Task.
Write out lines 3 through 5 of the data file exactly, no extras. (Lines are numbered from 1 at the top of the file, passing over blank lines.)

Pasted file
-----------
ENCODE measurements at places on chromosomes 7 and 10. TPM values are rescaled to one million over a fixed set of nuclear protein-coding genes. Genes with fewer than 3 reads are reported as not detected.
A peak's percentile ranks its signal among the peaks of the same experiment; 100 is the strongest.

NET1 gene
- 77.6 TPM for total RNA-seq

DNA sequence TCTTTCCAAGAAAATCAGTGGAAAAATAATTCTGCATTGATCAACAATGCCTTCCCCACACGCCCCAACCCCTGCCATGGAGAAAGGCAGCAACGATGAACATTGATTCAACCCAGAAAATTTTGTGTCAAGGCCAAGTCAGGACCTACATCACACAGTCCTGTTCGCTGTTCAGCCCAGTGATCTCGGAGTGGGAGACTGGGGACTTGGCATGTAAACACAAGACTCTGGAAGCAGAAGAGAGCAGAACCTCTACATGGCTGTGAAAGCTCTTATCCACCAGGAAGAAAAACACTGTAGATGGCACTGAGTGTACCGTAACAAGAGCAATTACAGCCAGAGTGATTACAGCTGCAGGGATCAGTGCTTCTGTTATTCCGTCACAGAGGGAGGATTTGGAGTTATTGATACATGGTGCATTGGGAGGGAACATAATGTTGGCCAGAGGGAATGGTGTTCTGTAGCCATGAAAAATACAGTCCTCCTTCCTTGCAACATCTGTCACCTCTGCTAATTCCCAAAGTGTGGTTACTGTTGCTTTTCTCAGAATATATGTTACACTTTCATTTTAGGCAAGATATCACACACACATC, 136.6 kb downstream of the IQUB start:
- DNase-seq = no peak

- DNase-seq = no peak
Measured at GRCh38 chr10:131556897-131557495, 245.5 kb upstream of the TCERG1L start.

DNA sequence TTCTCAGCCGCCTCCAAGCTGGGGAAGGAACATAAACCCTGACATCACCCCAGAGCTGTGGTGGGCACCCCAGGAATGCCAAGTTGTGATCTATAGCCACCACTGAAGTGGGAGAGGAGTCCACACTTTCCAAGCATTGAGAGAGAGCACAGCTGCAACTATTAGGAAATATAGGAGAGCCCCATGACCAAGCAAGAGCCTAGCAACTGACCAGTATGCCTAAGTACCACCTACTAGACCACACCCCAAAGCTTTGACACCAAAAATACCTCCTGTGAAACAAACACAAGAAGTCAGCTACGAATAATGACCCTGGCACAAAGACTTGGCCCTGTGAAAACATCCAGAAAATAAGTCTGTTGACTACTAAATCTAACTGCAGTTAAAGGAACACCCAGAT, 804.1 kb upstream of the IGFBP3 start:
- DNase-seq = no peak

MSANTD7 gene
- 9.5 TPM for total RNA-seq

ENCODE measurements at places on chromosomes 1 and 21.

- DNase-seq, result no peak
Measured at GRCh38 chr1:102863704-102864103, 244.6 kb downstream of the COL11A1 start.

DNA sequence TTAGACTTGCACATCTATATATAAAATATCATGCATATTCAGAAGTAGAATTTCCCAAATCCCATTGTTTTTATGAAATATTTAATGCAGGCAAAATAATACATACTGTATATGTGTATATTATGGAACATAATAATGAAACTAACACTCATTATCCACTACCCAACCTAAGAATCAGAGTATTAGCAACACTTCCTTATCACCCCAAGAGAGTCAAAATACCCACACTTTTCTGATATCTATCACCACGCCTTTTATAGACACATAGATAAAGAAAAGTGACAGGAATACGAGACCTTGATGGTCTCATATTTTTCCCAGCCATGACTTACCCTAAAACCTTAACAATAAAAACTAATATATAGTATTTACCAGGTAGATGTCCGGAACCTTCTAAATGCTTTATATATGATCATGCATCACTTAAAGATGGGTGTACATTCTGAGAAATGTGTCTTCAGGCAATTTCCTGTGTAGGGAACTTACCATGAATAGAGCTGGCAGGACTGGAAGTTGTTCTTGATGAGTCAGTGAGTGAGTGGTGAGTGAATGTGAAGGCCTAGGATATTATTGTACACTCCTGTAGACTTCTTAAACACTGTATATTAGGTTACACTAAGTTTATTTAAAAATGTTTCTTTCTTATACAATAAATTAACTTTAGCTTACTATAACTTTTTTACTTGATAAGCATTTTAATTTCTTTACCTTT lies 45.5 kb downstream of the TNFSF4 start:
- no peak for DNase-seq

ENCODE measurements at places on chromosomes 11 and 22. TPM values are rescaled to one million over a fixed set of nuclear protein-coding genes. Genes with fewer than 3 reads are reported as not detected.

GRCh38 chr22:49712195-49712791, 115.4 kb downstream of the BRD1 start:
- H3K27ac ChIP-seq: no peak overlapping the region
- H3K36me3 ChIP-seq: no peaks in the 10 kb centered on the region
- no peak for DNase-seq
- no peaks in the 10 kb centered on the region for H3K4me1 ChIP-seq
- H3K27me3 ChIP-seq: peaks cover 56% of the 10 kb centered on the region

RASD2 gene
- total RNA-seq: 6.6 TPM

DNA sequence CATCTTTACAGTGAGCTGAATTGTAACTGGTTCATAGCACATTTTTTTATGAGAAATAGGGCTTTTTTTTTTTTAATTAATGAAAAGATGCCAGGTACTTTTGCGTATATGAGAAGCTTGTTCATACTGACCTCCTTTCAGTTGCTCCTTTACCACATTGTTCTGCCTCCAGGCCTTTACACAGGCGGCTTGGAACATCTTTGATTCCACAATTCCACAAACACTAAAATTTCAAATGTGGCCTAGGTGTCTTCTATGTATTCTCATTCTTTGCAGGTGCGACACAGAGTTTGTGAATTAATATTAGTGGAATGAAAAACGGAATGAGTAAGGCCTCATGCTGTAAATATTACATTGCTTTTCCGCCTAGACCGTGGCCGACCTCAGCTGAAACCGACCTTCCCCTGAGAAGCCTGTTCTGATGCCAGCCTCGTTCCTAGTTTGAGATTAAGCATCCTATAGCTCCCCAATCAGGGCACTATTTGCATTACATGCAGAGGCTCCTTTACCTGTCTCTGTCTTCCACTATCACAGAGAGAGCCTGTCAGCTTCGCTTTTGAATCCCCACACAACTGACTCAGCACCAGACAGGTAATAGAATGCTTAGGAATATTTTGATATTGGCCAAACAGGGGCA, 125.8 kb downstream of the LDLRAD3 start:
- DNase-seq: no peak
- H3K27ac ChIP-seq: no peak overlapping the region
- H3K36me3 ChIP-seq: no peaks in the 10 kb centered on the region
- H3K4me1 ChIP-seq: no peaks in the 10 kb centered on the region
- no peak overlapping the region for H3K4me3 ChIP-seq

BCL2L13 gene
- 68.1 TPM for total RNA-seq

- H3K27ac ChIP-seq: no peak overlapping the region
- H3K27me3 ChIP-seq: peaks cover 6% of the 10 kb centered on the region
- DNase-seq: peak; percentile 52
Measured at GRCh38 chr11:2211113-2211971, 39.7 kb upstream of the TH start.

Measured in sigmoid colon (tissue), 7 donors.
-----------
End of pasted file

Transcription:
NET1 gene
- 77.6 TPM for total RNA-seq

DNA sequence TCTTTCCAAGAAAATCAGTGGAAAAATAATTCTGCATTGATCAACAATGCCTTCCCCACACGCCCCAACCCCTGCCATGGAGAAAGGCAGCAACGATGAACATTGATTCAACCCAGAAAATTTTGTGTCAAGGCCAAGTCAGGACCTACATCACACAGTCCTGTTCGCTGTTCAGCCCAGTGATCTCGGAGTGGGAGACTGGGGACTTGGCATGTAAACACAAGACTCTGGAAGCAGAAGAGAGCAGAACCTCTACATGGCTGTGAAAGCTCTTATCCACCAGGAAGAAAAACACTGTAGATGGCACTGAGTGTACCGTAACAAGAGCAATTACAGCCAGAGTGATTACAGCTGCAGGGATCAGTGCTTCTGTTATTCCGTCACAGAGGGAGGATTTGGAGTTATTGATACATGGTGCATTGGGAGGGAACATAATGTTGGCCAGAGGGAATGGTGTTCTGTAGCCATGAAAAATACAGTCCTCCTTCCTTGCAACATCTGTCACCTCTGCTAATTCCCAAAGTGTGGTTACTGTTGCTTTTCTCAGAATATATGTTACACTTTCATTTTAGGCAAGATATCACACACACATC, 136.6 kb downstream of the IQUB start: